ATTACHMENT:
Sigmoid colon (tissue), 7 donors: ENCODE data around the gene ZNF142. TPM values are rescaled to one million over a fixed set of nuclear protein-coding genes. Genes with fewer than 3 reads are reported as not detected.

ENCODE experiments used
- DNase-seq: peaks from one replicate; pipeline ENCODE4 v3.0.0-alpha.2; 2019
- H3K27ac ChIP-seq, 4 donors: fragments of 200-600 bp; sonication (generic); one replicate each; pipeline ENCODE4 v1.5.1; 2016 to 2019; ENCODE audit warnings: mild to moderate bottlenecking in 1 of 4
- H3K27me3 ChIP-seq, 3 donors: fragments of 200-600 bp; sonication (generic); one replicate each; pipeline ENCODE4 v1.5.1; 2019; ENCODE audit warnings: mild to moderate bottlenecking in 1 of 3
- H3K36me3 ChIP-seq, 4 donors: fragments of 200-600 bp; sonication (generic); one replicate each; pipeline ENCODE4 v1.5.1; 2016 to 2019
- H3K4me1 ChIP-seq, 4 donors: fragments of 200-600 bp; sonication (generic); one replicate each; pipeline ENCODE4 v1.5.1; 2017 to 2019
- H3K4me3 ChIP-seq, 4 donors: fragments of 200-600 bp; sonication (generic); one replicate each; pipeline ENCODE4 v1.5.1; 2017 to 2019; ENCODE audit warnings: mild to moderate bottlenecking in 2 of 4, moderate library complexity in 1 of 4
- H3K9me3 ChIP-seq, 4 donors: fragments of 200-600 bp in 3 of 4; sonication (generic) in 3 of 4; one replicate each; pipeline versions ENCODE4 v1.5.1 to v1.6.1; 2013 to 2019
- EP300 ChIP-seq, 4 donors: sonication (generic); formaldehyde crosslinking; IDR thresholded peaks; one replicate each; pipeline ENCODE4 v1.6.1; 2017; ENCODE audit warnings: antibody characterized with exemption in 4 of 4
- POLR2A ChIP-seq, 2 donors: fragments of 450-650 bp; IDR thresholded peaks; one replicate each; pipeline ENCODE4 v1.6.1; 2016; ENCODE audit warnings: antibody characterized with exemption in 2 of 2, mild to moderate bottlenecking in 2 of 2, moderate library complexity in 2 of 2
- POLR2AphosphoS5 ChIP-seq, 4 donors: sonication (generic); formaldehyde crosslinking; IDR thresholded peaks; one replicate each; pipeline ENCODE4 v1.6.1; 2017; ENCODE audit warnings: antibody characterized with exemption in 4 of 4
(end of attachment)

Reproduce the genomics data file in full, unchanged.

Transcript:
Sigmoid colon (tissue), 7 donors: ENCODE data around the gene ZNF142. TPM values are rescaled to one million over a fixed set of nuclear protein-coding genes. Genes with fewer than 3 reads are reported as not detected.

ENCODE experiments used
- DNase-seq: peaks from one replicate; pipeline ENCODE4 v3.0.0-alpha.2; 2019
- H3K27ac ChIP-seq, 4 donors: fragments of 200-600 bp; sonication (generic); one replicate each; pipeline ENCODE4 v1.5.1; 2016 to 2019; ENCODE audit warnings: mild to moderate bottlenecking in 1 of 4
- H3K27me3 ChIP-seq, 3 donors: fragments of 200-600 bp; sonication (generic); one replicate each; pipeline ENCODE4 v1.5.1; 2019; ENCODE audit warnings: mild to moderate bottlenecking in 1 of 3
- H3K36me3 ChIP-seq, 4 donors: fragments of 200-600 bp; sonication (generic); one replicate each; pipeline ENCODE4 v1.5.1; 2016 to 2019
- H3K4me1 ChIP-seq, 4 donors: fragments of 200-600 bp; sonication (generic); one replicate each; pipeline ENCODE4 v1.5.1; 2017 to 2019
- H3K4me3 ChIP-seq, 4 donors: fragments of 200-600 bp; sonication (generic); one replicate each; pipeline ENCODE4 v1.5.1; 2017 to 2019; ENCODE audit warnings: mild to moderate bottlenecking in 2 of 4, moderate library complexity in 1 of 4
- H3K9me3 ChIP-seq, 4 donors: fragments of 200-600 bp in 3 of 4; sonication (generic) in 3 of 4; one replicate each; pipeline versions ENCODE4 v1.5.1 to v1.6.1; 2013 to 2019
- EP300 ChIP-seq, 4 donors: sonication (generic); formaldehyde crosslinking; IDR thresholded peaks; one replicate each; pipeline ENCODE4 v1.6.1; 2017; ENCODE audit warnings: antibody characterized with exemption in 4 of 4
- POLR2A ChIP-seq, 2 donors: fragments of 450-650 bp; IDR thresholded peaks; one replicate each; pipeline ENCODE4 v1.6.1; 2016; ENCODE audit warnings: antibody characterized with exemption in 2 of 2, mild to moderate bottlenecking in 2 of 2, moderate library complexity in 2 of 2
- POLR2AphosphoS5 ChIP-seq, 4 donors: sonication (generic); formaldehyde crosslinking; IDR thresholded peaks; one replicate each; pipeline ENCODE4 v1.6.1; 2017; ENCODE audit warnings: antibody characterized with exemption in 4 of 4